They easily found one eighth:

Lastly, I asked them to divide the large square into sixteenths.Â Again, this was no problem for either of the girls:

Luckily, we had covered equivalent fractions before, as the girls raced through each question I gave them, answering them easily.Â How many eighths were in one quarter?Â 2/8=1/4

How many eighths were in one halve?Â How many sixteenths made up three quarters…..and so on.Â The girls did a great job and had internalised all we had learnt.Â Job done!Â So they ate the biscuits ðŸ™‚

### Life of Fred: Cats – Introducing Angles

The girls already are very competent at finding right angles, having covered that thoroughly in Life of Fred: Butterflies.Â We did a quick bit of revision with some work pages and then jumped in a bit deeper to angles other than right angles.Â The girls drew some shapes into their notebooks and found all the right angles from each shape:

I then pulled out the set of fractional pieces I had made from card last term:

Using these fractional pieces, I grabbed our cardboard clock and the girls played about with fitting the fractional pieces into the clock.Â Handily, this linked nicely back to the previous exercise with the tortilla clock ðŸ™‚

From this the girls could see that two quarters made a half; four quarters made a whole; two halves made a whole; two eighths made a quarter and so on and so forth….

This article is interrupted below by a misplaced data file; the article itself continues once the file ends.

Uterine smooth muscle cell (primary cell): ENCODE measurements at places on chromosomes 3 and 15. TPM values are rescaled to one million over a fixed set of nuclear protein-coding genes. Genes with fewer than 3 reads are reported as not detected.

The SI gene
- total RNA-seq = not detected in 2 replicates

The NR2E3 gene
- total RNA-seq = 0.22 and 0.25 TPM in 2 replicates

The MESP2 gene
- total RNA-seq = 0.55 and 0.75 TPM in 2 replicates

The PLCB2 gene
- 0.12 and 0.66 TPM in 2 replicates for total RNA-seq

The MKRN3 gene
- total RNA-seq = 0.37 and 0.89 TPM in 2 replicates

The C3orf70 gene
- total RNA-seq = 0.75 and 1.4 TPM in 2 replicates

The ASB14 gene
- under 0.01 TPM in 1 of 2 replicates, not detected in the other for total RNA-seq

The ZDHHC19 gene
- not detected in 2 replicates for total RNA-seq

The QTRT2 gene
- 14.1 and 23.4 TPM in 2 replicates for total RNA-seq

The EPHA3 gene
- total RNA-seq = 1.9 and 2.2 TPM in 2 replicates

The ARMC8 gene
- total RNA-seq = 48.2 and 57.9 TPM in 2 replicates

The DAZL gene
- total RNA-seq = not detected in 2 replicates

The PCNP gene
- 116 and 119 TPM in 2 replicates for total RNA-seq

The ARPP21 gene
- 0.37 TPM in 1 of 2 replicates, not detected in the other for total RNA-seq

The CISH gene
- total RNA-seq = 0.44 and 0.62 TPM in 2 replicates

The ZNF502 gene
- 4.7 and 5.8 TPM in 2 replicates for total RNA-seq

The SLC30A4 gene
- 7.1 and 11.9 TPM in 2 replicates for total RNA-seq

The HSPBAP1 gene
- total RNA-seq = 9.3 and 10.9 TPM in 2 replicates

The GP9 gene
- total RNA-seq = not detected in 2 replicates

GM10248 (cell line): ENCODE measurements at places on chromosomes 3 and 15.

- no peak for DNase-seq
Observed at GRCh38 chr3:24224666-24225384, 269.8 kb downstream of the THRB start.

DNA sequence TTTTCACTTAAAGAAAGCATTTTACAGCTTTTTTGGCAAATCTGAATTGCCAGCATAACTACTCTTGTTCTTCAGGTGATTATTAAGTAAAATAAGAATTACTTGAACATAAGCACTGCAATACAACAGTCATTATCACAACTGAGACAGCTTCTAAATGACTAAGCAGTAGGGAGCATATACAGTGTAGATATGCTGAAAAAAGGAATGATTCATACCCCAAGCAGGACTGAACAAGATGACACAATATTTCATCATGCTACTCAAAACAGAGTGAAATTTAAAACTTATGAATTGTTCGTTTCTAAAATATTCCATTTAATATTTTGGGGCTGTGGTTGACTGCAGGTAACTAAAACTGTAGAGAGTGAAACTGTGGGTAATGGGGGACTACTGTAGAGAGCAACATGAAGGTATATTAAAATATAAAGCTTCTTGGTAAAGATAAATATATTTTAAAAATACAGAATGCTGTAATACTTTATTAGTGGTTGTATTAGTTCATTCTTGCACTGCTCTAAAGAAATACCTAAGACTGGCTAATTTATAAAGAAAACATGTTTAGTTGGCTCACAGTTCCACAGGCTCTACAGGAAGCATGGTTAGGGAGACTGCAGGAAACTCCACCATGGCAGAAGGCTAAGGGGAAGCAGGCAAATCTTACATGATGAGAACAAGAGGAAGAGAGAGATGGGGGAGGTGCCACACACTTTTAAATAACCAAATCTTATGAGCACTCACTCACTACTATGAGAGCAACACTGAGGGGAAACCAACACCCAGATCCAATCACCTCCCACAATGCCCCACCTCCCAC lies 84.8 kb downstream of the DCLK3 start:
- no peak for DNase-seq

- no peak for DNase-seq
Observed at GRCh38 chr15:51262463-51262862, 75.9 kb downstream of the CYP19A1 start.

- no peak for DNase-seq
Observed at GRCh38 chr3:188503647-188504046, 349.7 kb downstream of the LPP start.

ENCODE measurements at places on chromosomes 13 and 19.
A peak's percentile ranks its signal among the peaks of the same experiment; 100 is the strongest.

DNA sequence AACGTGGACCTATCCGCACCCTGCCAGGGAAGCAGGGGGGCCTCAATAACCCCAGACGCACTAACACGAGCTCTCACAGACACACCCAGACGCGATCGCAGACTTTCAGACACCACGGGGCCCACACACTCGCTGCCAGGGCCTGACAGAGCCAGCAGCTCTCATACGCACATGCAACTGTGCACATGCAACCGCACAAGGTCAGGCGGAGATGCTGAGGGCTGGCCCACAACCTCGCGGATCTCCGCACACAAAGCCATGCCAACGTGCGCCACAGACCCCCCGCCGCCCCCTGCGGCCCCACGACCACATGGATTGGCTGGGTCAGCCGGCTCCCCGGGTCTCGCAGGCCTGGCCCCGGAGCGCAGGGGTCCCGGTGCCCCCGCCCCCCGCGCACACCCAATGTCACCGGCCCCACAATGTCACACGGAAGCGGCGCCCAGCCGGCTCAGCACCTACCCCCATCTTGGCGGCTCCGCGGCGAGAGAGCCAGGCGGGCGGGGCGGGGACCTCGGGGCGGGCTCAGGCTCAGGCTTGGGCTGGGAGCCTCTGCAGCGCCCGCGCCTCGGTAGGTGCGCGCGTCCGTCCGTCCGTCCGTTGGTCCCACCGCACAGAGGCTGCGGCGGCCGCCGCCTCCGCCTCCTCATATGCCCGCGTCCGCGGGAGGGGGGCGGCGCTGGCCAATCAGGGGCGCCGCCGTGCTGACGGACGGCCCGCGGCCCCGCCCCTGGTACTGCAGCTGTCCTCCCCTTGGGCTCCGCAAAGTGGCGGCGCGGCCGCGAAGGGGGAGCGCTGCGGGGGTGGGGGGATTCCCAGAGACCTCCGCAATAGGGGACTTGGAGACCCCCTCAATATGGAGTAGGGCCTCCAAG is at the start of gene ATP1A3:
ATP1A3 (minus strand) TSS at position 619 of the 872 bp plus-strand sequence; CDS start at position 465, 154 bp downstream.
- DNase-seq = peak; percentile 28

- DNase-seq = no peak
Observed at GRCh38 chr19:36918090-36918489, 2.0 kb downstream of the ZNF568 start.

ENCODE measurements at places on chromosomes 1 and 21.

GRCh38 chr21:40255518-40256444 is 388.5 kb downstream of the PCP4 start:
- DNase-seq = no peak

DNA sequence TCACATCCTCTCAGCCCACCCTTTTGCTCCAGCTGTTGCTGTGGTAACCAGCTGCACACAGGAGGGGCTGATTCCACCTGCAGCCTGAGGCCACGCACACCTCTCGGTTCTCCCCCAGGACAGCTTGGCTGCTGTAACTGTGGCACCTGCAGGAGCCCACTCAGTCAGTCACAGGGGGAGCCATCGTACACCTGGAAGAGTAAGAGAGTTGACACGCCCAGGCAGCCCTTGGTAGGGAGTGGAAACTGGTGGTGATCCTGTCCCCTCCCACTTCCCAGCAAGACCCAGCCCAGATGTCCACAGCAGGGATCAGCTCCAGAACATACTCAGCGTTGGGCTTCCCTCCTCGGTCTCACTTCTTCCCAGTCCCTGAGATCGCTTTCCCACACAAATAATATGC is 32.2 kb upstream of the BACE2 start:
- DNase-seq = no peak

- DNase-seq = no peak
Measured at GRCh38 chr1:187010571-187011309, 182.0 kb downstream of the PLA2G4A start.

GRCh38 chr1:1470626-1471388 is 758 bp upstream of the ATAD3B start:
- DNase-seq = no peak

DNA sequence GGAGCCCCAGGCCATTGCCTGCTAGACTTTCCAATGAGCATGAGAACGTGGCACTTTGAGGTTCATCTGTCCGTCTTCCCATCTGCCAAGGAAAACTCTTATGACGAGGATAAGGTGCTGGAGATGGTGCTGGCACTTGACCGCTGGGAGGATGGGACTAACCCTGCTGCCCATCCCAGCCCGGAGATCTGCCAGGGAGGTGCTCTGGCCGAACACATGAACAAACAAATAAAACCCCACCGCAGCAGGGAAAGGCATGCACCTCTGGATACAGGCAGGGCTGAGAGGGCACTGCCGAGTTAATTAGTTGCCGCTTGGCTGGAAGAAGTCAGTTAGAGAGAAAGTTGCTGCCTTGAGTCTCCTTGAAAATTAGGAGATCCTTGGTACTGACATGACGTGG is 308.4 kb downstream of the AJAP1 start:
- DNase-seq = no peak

Next, I wanted to introduce them to actual angle measurements.Â Firstly, the girls played around with the angle measurement kit.Â After they were comfortable with how it worked, They each took a segment with a right angle and tried to figure out what measurement in degrees a right angle is:

Once they understood and had measured the right angle segment to 90 degrees, I let them lose on all the other fractional pieces:

Â

Both girls really enjoyed learning this new skill and every time they see the measuring set, they beg to have another go at it ðŸ™‚

### Life of Fred: Cats – Odds and Evens

I couldn’t remember ever teaching the girls about odd and even numbers, so I included a little activity just in case they needed a bit of time understanding them.Â They didn’t and easily divided the numbers into odd and even number sets (a useful revision of sets):

I obviously had taught them before ðŸ˜‰

### Life of Fred: Cats – Area and Perimeter

WeÂ had lots of fun learning about perimeter.Â I have always taught my children that a perimeter is something you preamble around…..and then they do just that around our garden with our trundle wheel:

(try and ignore the fact that B7 is wearing A9’s trainers, whilst A9 is wearing one of her B7’s shoes and a flip flop belonging to who knows who?!)

Once you’ve done that, you never ever forget that perimeter is the measurement around something ðŸ˜‰